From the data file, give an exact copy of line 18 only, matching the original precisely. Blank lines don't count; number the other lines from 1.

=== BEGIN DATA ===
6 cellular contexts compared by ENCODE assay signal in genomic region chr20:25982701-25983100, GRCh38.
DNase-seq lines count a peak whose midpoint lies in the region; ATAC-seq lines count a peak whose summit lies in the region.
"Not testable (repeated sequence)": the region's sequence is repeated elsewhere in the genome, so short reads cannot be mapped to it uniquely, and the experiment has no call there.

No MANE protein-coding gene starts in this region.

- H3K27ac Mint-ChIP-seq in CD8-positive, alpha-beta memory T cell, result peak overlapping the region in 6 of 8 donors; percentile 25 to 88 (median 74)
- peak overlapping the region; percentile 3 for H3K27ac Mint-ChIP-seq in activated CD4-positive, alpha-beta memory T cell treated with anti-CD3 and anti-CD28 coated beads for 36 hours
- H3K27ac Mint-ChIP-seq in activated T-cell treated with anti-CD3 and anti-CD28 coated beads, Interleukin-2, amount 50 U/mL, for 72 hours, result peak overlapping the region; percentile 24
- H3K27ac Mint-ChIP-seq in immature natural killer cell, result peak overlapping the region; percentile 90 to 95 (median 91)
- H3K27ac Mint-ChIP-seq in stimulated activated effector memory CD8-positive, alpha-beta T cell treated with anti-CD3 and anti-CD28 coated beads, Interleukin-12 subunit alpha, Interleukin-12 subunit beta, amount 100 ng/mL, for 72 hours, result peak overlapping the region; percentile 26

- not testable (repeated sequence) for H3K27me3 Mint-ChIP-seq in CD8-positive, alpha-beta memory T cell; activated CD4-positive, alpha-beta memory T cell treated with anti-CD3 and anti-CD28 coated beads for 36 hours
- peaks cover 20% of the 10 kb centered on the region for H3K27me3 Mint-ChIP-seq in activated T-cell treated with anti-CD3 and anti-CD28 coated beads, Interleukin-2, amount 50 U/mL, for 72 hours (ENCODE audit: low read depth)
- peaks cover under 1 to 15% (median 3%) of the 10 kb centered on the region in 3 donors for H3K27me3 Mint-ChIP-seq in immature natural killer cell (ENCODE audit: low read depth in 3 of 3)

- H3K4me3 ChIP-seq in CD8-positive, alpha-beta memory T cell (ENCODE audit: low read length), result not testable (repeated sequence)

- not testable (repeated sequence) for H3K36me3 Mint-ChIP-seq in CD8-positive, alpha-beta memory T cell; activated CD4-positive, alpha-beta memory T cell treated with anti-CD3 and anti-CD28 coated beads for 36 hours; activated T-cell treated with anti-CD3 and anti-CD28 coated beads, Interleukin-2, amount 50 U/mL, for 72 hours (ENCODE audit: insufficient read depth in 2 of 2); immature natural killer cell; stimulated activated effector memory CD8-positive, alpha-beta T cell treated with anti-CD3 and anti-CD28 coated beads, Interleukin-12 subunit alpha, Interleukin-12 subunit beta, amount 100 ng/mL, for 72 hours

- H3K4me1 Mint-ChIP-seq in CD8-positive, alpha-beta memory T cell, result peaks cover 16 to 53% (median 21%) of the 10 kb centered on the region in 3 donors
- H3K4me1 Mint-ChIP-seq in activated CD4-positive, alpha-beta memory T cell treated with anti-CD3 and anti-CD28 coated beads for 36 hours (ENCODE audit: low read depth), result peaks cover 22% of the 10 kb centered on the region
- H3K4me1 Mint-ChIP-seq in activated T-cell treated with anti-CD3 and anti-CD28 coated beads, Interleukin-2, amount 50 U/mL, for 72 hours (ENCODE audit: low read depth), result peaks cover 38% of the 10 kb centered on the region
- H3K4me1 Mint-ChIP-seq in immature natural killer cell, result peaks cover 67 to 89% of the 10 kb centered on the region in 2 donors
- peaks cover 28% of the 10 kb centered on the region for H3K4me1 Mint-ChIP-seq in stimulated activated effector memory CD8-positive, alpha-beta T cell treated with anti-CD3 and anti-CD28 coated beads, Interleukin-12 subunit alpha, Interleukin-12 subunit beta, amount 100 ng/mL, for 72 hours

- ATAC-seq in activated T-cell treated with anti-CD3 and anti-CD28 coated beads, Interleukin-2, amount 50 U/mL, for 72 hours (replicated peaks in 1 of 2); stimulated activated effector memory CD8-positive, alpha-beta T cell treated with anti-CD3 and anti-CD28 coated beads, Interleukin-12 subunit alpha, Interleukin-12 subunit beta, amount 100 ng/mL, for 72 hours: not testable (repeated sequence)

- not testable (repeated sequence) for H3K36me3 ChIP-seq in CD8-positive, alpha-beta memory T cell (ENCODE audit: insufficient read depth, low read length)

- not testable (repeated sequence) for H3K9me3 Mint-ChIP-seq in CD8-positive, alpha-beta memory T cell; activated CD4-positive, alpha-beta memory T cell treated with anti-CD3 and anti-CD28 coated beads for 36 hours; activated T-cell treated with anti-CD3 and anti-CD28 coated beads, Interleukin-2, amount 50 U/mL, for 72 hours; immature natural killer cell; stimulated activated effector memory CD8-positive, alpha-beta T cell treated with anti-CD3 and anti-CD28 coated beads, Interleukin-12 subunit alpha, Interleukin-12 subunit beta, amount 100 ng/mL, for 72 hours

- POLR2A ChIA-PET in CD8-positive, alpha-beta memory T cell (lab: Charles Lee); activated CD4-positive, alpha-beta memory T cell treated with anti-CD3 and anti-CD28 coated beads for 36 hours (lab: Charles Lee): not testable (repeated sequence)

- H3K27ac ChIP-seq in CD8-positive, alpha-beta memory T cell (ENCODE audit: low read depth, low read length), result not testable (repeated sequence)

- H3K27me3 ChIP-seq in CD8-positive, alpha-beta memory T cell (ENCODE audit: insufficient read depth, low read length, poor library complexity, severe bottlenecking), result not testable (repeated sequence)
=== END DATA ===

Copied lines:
- H3K4me1 Mint-ChIP-seq in immature natural killer cell, result peaks cover 67 to 89% of the 10 kb centered on the region in 2 donors